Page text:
On October 1, 2020, the Consumer Financial Protection Bureau (CFPB) released the results of its assessment of the Real Estate Settlement Procedures Act (Regulation X) and the Truth in Lending Act (Regulation Z) Rule (TRID). The 316-page assessment report comes five years after it took effect and entails several interesting findings in the report.
According to the report, borrowers have a better understanding of mortgage transactions. The TRID disclosure forms improved prospective borrowers’ abilities to locate key mortgage information, compare the features and costs of different mortgage offers, as well as compare estimated and actual loan terms and costs. Evidence was mixed regarding whether the rule increased consumer shopping for mortgages. TRID-related guidance inquiries to the CFPB increased sharply beginning in early 2015, peaking around the rule’s effective date, and have since steadily declined.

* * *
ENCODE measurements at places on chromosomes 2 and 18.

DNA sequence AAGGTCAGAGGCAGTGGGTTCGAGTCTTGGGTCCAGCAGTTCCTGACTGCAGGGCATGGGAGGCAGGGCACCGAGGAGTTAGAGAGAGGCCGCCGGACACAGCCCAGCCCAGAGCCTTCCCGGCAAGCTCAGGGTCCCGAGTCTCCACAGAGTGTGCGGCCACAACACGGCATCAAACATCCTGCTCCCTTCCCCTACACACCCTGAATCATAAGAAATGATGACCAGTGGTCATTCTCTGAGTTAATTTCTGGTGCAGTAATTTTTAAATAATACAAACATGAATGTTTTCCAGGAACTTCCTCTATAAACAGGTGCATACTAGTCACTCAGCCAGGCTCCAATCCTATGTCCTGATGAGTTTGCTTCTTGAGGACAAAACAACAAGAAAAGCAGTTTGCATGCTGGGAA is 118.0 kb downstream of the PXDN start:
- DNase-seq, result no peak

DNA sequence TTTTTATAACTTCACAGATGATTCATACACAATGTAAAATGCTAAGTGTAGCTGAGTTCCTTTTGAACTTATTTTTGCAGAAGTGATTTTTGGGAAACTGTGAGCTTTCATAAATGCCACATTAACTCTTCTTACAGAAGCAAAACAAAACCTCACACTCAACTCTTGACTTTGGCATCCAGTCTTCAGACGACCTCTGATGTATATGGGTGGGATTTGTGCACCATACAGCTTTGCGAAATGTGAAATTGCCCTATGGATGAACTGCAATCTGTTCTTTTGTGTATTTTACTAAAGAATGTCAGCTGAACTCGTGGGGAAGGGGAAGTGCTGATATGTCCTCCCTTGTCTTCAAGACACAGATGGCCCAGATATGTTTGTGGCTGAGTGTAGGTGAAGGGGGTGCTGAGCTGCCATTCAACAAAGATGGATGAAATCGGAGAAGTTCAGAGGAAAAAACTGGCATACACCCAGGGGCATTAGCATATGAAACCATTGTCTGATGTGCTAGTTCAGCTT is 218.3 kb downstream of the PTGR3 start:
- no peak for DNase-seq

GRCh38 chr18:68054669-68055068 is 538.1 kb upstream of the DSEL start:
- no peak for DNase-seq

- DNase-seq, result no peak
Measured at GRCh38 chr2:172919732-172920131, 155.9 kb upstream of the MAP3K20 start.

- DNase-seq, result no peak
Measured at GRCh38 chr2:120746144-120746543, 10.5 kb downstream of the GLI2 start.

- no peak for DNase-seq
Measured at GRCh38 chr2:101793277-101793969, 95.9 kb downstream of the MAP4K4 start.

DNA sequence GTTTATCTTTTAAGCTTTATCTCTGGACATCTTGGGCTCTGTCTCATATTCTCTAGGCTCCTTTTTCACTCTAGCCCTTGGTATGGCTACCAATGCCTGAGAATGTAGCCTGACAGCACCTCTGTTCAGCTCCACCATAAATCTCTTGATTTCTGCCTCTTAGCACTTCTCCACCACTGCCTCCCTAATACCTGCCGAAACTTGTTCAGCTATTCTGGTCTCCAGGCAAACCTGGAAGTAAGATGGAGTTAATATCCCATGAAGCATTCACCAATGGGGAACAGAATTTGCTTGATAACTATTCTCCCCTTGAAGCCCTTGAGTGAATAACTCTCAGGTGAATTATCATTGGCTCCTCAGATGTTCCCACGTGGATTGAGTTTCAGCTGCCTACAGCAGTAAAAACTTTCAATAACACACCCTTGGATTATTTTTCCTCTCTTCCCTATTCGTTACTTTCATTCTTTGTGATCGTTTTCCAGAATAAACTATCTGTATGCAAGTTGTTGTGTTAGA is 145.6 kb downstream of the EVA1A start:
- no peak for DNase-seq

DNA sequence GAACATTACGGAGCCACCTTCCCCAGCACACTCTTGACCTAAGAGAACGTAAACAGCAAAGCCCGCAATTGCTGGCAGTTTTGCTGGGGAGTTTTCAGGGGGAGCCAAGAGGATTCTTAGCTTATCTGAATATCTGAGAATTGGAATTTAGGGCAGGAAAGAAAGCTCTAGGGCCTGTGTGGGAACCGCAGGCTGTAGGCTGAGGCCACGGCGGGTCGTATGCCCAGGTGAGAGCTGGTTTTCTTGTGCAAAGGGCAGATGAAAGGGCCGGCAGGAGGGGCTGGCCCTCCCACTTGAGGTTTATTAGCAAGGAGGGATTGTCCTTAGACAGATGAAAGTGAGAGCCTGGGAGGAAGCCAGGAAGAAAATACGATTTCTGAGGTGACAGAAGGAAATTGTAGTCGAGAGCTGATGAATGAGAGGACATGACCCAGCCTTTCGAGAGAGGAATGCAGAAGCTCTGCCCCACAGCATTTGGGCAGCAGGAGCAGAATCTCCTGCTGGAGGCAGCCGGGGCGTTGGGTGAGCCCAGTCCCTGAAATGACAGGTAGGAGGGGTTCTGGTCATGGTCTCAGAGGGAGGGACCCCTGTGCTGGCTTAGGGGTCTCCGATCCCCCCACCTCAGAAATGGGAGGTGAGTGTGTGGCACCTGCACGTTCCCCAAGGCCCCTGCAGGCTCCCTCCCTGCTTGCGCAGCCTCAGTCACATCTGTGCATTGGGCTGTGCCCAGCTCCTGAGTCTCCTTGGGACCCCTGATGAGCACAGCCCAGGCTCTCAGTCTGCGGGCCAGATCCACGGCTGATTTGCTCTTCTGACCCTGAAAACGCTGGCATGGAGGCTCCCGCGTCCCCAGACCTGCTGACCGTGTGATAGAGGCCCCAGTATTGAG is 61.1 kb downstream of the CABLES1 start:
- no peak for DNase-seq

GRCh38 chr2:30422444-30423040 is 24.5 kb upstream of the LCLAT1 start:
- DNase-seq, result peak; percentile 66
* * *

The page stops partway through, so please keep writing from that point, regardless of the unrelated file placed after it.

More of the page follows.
The typical cost for a lender to implement the TRID rule was $146 per mortgage originated in 2015, or roughly 2%t of the average cost of originating a mortgage. Similarly, a typical cost for a closing company was $39 per closing in 2015, or about 10% of the average cost of closing. It has appeared to have decreased mortgage originations and increased closing times. Apparently this phenomenon was short lived, as both originations and closing times returned to pre-TRID rule levels in a relatively short period of time.
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